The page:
TOKYO, Oct 23 (Reuters) - Japanese banks lag behind their global counterparts in boosting profitability as they compete for dwinding lending opportunities in a shrinking market, the country's central bank said on Monday.
Prolonged ultra-loose monetary policy has squeezed margins of financial institutions in many advanced economies including Japan, where its central bank caps borrowing costs at zero percent through aggressive money printing to reflate growth.
But structural factors are also behind declining profits at Japanese banks which, if left unaddressed, could destabilise the banking system, the Bank of Japan said.
"Financial institutions in advanced economies with low interest rates are all facing falling profitability. But global comparisions show profitability is particularly low in Japan," the central bank said in a semi-annual report analysing the banking system.
"Japanese banks may be saddled with an excess of employees and outlets, which is intensifying competition within the industry and hurting profitability," it said.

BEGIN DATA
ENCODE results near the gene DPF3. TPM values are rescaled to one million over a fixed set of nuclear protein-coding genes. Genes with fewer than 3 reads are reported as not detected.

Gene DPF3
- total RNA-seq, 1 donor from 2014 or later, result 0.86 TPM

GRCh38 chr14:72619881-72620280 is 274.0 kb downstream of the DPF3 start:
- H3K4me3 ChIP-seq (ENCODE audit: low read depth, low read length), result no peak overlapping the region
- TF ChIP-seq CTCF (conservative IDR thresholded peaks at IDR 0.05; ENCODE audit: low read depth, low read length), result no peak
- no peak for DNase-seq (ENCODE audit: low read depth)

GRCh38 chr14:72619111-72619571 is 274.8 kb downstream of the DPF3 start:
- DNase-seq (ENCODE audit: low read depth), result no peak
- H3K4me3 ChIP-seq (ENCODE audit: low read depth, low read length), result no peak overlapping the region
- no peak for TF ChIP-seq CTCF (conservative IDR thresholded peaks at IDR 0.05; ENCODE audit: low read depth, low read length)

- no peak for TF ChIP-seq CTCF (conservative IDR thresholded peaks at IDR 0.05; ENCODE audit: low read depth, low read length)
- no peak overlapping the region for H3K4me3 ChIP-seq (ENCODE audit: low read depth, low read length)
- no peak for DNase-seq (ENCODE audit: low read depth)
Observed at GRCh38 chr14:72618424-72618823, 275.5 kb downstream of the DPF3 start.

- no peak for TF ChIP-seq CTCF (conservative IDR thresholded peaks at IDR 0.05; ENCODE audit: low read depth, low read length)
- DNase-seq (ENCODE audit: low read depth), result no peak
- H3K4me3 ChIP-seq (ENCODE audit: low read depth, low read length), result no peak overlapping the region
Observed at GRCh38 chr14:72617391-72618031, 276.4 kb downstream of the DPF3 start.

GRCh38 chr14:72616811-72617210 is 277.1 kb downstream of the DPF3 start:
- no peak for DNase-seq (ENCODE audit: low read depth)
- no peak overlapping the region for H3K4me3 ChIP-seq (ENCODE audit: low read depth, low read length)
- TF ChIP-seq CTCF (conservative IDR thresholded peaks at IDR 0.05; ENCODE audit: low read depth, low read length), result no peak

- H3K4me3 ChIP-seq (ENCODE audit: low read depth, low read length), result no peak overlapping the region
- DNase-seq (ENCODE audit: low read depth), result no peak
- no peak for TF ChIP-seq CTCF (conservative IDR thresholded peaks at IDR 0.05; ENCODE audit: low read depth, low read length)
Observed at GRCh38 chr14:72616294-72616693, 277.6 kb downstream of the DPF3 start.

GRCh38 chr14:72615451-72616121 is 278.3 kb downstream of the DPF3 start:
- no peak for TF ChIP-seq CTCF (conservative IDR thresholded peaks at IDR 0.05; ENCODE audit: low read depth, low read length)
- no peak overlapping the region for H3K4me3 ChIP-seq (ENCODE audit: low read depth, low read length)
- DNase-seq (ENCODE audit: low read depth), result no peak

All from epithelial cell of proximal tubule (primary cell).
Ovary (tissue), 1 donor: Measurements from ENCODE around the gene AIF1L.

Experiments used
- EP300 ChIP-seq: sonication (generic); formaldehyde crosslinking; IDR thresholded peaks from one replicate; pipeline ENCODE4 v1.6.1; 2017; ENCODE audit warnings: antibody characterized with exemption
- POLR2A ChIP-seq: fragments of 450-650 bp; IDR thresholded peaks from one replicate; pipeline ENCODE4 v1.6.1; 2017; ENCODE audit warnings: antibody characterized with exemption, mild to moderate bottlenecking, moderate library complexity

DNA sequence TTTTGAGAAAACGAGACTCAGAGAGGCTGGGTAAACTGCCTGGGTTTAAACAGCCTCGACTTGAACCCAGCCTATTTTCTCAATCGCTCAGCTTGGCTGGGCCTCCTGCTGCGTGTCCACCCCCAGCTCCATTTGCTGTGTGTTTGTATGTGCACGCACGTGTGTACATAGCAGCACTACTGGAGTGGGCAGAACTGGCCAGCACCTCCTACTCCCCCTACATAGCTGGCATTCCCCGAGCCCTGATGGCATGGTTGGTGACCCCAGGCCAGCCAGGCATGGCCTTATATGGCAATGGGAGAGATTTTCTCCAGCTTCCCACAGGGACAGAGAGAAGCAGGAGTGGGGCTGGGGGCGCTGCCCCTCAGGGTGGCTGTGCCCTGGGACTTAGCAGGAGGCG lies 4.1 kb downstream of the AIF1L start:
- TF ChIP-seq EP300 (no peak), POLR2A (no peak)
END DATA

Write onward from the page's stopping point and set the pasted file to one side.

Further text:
Many regional banks lack major sources of revenue beyond lending, as they struggle to charge transaction and advisory fees to customers unaccustomed to paying money for such services, the report said.
Financial services fees make up just 0.01 percentage point of Japan's consumer price index, far less than 0.23 of a percentage point in the United States and 1.20 of a percentage point in Britain, the report showed.
Faced with low inflation and tepid economic growth, many central banks like the BOJ, the Federal Reserve and the European Central Bank, have adopted unconventional monetary easing steps since the global financial crisis in 2008.
While the measures were necessary to revive growth, the resulting plunge in interest rates has hurt profits at financial institutions by narrowing their margins.
The problem is more acute in Japan, where just over 100 regional banks compete in an overcrowded market that is shrinking amid a rapidly ageing population.
BOJ Governor Haruhiko Kuroda offered a rare warning in February that low profitability at financial institutions could sow the seeds of a new financial crisis, adding that mergers and consolidation may be among future options. (Reporting by Leika Kihara; Editing by Sam Holmes)